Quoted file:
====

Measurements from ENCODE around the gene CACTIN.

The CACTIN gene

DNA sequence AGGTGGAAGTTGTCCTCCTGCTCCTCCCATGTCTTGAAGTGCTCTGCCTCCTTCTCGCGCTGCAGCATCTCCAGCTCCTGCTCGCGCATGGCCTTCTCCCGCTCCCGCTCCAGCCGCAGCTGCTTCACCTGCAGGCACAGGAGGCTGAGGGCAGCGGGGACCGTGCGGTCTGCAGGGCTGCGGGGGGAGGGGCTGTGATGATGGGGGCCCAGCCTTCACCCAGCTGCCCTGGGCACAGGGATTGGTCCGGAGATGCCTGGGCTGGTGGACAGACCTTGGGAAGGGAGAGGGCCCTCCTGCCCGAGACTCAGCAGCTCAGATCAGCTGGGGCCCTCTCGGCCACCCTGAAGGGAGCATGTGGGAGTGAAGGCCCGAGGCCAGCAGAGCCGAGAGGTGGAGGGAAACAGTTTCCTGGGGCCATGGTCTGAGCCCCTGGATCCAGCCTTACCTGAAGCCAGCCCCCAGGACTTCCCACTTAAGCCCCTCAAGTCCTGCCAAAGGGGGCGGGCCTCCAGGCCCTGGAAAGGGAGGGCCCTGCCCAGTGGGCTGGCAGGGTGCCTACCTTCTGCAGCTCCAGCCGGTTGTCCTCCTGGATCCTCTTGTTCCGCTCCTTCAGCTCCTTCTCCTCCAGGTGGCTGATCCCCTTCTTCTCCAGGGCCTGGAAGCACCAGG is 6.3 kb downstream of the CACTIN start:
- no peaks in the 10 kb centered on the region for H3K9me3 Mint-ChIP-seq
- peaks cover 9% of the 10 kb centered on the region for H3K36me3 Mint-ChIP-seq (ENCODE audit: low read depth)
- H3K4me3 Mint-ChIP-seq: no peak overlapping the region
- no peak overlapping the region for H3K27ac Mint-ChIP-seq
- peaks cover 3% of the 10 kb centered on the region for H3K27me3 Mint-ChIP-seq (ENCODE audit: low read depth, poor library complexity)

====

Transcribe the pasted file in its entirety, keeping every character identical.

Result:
Measurements from ENCODE around the gene CACTIN.

The CACTIN gene

DNA sequence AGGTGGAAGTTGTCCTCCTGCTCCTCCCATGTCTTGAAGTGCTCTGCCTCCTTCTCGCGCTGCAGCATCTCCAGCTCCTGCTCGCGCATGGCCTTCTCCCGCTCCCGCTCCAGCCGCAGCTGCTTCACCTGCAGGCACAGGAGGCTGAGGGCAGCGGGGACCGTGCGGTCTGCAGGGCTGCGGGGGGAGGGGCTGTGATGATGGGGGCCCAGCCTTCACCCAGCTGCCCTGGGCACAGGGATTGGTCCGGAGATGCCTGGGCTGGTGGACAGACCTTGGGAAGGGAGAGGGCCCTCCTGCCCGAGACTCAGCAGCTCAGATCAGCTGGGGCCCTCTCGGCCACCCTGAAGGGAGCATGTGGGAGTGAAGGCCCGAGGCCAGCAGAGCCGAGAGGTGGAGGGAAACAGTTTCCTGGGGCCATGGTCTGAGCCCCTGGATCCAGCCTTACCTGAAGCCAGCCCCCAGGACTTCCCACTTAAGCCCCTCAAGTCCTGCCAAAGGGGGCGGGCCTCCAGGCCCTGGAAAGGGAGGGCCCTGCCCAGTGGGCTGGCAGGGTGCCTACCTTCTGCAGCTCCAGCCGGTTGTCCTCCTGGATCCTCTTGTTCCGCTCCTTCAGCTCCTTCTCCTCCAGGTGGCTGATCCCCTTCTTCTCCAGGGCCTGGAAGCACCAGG is 6.3 kb downstream of the CACTIN start:
- no peaks in the 10 kb centered on the region for H3K9me3 Mint-ChIP-seq
- peaks cover 9% of the 10 kb centered on the region for H3K36me3 Mint-ChIP-seq (ENCODE audit: low read depth)
- H3K4me3 Mint-ChIP-seq: no peak overlapping the region
- no peak overlapping the region for H3K27ac Mint-ChIP-seq
- peaks cover 3% of the 10 kb centered on the region for H3K27me3 Mint-ChIP-seq (ENCODE audit: low read depth, poor library complexity)